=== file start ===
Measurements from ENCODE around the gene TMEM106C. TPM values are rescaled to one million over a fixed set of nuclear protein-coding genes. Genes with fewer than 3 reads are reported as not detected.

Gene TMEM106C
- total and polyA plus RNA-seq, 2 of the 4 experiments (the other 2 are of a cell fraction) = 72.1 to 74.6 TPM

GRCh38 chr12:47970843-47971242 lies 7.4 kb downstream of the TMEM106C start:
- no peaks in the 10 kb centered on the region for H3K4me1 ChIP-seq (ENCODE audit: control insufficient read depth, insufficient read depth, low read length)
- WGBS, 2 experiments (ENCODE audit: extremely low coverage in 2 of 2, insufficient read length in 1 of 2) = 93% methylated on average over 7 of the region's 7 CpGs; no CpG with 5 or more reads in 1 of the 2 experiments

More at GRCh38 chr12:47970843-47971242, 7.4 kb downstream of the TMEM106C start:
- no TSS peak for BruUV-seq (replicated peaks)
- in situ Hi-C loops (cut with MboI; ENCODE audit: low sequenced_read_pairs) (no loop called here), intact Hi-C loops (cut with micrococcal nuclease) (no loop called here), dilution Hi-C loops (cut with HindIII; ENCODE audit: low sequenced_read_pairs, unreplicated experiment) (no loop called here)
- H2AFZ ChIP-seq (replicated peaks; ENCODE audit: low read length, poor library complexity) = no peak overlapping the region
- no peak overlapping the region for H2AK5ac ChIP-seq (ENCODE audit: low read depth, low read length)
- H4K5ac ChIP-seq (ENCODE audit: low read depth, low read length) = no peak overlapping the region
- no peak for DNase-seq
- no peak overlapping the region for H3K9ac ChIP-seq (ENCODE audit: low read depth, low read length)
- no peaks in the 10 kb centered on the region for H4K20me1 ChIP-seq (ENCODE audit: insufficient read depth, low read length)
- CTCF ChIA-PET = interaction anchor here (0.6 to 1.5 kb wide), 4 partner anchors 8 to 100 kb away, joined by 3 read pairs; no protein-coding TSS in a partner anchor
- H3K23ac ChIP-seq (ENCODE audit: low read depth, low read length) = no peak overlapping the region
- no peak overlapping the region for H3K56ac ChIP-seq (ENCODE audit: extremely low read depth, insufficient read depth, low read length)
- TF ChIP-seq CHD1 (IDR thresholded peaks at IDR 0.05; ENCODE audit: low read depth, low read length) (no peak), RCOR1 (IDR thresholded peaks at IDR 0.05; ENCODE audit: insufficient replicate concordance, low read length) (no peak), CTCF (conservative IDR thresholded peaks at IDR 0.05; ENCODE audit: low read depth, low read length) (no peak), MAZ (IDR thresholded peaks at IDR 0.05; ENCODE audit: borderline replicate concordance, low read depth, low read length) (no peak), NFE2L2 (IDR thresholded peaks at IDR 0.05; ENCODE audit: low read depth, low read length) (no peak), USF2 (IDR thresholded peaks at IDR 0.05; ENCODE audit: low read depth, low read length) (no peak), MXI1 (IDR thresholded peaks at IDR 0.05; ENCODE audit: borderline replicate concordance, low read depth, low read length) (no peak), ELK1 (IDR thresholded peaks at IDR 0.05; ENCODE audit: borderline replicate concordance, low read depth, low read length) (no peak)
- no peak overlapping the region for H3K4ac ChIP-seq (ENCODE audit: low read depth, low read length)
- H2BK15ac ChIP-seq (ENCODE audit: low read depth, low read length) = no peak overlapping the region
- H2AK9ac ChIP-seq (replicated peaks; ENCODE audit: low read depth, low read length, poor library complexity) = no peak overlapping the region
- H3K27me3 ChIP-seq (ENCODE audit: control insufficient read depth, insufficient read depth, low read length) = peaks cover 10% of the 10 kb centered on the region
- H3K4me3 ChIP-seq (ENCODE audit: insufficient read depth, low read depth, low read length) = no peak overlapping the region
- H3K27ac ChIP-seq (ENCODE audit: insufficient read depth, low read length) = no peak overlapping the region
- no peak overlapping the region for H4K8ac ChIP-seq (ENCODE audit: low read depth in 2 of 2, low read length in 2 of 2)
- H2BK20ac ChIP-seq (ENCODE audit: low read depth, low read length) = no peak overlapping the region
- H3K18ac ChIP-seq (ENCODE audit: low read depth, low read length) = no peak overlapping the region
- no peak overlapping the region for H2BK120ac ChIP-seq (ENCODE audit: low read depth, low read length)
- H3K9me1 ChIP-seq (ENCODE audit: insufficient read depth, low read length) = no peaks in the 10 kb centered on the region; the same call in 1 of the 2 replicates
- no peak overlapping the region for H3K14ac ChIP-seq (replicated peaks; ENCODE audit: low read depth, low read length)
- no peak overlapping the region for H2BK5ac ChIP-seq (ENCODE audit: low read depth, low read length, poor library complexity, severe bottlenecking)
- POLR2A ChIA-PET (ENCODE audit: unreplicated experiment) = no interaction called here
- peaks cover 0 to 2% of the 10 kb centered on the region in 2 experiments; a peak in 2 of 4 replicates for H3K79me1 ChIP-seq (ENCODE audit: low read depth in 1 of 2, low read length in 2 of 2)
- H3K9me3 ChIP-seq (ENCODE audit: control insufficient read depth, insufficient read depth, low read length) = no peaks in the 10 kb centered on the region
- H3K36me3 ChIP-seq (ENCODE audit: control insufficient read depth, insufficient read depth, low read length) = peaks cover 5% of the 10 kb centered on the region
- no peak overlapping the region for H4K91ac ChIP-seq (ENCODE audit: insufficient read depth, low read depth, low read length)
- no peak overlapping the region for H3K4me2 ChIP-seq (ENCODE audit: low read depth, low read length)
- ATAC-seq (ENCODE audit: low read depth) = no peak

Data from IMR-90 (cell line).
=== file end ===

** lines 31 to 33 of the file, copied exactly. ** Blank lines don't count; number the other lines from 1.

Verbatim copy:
- no peak overlapping the region for H3K14ac ChIP-seq (replicated peaks; ENCODE audit: low read depth, low read length)
- no peak overlapping the region for H2BK5ac ChIP-seq (ENCODE audit: low read depth, low read length, poor library complexity, severe bottlenecking)
- POLR2A ChIA-PET (ENCODE audit: unreplicated experiment) = no interaction called here